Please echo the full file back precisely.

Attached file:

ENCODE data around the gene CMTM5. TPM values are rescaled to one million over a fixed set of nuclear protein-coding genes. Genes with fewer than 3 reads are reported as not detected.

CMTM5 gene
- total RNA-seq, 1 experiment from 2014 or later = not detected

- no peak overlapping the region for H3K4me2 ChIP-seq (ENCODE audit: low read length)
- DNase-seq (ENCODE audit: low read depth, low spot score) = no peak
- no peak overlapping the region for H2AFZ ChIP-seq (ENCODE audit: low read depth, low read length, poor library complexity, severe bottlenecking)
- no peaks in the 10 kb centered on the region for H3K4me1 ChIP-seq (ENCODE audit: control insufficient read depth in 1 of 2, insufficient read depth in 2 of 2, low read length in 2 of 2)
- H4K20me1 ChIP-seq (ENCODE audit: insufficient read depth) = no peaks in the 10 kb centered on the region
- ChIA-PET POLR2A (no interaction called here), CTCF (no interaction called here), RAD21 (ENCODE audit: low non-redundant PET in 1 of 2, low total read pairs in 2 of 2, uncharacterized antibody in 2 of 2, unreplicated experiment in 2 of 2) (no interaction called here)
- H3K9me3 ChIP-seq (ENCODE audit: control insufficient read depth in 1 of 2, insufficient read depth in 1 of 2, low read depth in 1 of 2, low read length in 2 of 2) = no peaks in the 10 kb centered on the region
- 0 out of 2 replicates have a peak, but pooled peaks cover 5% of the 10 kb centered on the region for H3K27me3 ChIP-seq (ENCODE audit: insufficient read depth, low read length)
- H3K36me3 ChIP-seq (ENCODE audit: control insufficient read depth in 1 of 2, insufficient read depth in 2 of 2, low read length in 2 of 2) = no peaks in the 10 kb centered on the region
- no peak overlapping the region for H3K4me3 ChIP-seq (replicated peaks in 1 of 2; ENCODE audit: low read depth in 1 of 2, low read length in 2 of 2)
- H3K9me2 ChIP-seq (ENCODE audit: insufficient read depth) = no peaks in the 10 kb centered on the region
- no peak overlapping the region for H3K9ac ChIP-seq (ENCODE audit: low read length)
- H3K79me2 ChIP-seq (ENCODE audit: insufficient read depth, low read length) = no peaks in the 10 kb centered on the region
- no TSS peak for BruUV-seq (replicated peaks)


ENCODE data around the gene CMTM5. TPM values are rescaled to one million over a fixed set of nuclear protein-coding genes. Genes with fewer than 3 reads are reported as not detected.

CMTM5 gene
- total RNA-seq, 1 experiment from 2014 or later = not detected

- no peak overlapping the region for H3K4me2 ChIP-seq (ENCODE audit: low read length)
- DNase-seq (ENCODE audit: low read depth, low spot score) = no peak
- no peak overlapping the region for H2AFZ ChIP-seq (ENCODE audit: low read depth, low read length, poor library complexity, severe bottlenecking)
- no peaks in the 10 kb centered on the region for H3K4me1 ChIP-seq (ENCODE audit: control insufficient read depth in 1 of 2, insufficient read depth in 2 of 2, low read length in 2 of 2)
- H4K20me1 ChIP-seq (ENCODE audit: insufficient read depth) = no peaks in the 10 kb centered on the region
- ChIA-PET POLR2A (no interaction called here), CTCF (no interaction called here), RAD21 (ENCODE audit: low non-redundant PET in 1 of 2, low total read pairs in 2 of 2, uncharacterized antibody in 2 of 2, unreplicated experiment in 2 of 2) (no interaction called here)
- H3K9me3 ChIP-seq (ENCODE audit: control insufficient read depth in 1 of 2, insufficient read depth in 1 of 2, low read depth in 1 of 2, low read length in 2 of 2) = no peaks in the 10 kb centered on the region
- 0 out of 2 replicates have a peak, but pooled peaks cover 5% of the 10 kb centered on the region for H3K27me3 ChIP-seq (ENCODE audit: insufficient read depth, low read length)
- H3K36me3 ChIP-seq (ENCODE audit: control insufficient read depth in 1 of 2, insufficient read depth in 2 of 2, low read length in 2 of 2) = no peaks in the 10 kb centered on the region
- no peak overlapping the region for H3K4me3 ChIP-seq (replicated peaks in 1 of 2; ENCODE audit: low read depth in 1 of 2, low read length in 2 of 2)
- H3K9me2 ChIP-seq (ENCODE audit: insufficient read depth) = no peaks in the 10 kb centered on the region
- no peak overlapping the region for H3K9ac ChIP-seq (ENCODE audit: low read length)
- H3K79me2 ChIP-seq (ENCODE audit: insufficient read depth, low read length) = no peaks in the 10 kb centered on the region
- no TSS peak for BruUV-seq (replicated peaks)